I hope to be able to show more of the personal side of the courage it takes for the president to do his job every day. It’s a tricky job. It’s the toughest job anybody will ever hold, and regardless of party or preference, anybody who steps foot into that Oval Office is going to face the world and be criticized for everything."
You’ve worked for some of the biggest names in Washington, including Dick Cheney and Laura Bush. How did you get started as a political photographer?
"I started off freelancing with The Boston Globe and the Associated Press. Then in June 2005 I found out they needed a photo editor to work with former Vice President Dick Cheney’s photographer, David Bohrer. I ended up getting that position and about four months into that, Mrs. Bush’s photographer decided not to come back from maternity leave. I submitted my portfolio. There was a whole interview process at the time with the chief photographer, Eric Draper, Chief of Staff Andy Card, Mrs. Bush, and Mrs. Bush’s chief of staff, Anita McBride. It was a lengthy process, but it all turned out well in the end.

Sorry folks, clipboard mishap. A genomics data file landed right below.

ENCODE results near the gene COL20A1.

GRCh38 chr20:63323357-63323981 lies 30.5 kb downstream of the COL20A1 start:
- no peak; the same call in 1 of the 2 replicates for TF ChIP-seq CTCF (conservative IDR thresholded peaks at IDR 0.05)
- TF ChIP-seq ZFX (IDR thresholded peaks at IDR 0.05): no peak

Three years later, I got a call Labor Day weekend asking if I would join Sarah Palin’s campaign. It was a tricky decision for me because I loved what I was doing for Mrs. Bush, but I knew it was coming to an end quickly. Per Mrs. Bush and Anita McBride’s guidance they said, 'Absolutely you have to go. If you’ve never done a campaign you have to try it and get one under your belt.' So I took their advice and they said I would have a job either way when I got back. That was the encouragement and blessing I needed. Being Governor Palin’s photographer really propelled me into the next level of political photography."